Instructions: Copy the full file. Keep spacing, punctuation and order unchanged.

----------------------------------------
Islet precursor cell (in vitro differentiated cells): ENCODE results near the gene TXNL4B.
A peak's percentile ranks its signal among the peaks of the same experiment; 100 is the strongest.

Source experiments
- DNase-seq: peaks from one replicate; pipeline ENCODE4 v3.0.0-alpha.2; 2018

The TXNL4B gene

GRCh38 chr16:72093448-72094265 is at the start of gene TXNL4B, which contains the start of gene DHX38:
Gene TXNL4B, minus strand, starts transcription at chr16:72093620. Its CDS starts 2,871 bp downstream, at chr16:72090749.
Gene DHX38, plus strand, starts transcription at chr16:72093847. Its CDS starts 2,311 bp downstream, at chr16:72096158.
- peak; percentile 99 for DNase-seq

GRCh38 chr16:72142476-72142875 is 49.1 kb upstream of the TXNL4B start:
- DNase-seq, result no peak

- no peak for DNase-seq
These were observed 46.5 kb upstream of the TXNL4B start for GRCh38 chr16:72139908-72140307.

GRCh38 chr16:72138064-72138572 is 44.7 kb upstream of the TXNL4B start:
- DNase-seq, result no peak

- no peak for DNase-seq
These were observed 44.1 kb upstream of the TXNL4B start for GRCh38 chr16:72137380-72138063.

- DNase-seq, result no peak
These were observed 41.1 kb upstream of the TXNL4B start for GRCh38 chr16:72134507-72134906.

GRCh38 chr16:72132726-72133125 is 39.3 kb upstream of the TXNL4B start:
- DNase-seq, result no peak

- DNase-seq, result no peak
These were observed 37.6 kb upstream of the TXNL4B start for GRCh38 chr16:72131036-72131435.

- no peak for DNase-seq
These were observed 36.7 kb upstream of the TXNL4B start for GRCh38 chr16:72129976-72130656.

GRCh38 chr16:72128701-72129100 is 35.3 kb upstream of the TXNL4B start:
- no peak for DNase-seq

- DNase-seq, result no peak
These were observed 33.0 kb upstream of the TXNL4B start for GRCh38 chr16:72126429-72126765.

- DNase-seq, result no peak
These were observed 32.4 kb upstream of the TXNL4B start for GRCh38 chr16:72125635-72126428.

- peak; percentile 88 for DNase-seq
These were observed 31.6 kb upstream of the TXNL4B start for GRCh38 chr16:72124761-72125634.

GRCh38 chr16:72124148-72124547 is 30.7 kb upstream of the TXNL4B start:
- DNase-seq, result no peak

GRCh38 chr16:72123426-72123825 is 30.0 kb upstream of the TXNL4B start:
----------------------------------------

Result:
Islet precursor cell (in vitro differentiated cells): ENCODE results near the gene TXNL4B.
A peak's percentile ranks its signal among the peaks of the same experiment; 100 is the strongest.

Source experiments
- DNase-seq: peaks from one replicate; pipeline ENCODE4 v3.0.0-alpha.2; 2018

The TXNL4B gene

GRCh38 chr16:72093448-72094265 is at the start of gene TXNL4B, which contains the start of gene DHX38:
Gene TXNL4B, minus strand, starts transcription at chr16:72093620. Its CDS starts 2,871 bp downstream, at chr16:72090749.
Gene DHX38, plus strand, starts transcription at chr16:72093847. Its CDS starts 2,311 bp downstream, at chr16:72096158.
- peak; percentile 99 for DNase-seq

GRCh38 chr16:72142476-72142875 is 49.1 kb upstream of the TXNL4B start:
- DNase-seq, result no peak

- no peak for DNase-seq
These were observed 46.5 kb upstream of the TXNL4B start for GRCh38 chr16:72139908-72140307.

GRCh38 chr16:72138064-72138572 is 44.7 kb upstream of the TXNL4B start:
- DNase-seq, result no peak

- no peak for DNase-seq
These were observed 44.1 kb upstream of the TXNL4B start for GRCh38 chr16:72137380-72138063.

- DNase-seq, result no peak
These were observed 41.1 kb upstream of the TXNL4B start for GRCh38 chr16:72134507-72134906.

GRCh38 chr16:72132726-72133125 is 39.3 kb upstream of the TXNL4B start:
- DNase-seq, result no peak

- DNase-seq, result no peak
These were observed 37.6 kb upstream of the TXNL4B start for GRCh38 chr16:72131036-72131435.

- no peak for DNase-seq
These were observed 36.7 kb upstream of the TXNL4B start for GRCh38 chr16:72129976-72130656.

GRCh38 chr16:72128701-72129100 is 35.3 kb upstream of the TXNL4B start:
- no peak for DNase-seq

- DNase-seq, result no peak
These were observed 33.0 kb upstream of the TXNL4B start for GRCh38 chr16:72126429-72126765.

- DNase-seq, result no peak
These were observed 32.4 kb upstream of the TXNL4B start for GRCh38 chr16:72125635-72126428.

- peak; percentile 88 for DNase-seq
These were observed 31.6 kb upstream of the TXNL4B start for GRCh38 chr16:72124761-72125634.

GRCh38 chr16:72124148-72124547 is 30.7 kb upstream of the TXNL4B start:
- DNase-seq, result no peak

GRCh38 chr16:72123426-72123825 is 30.0 kb upstream of the TXNL4B start: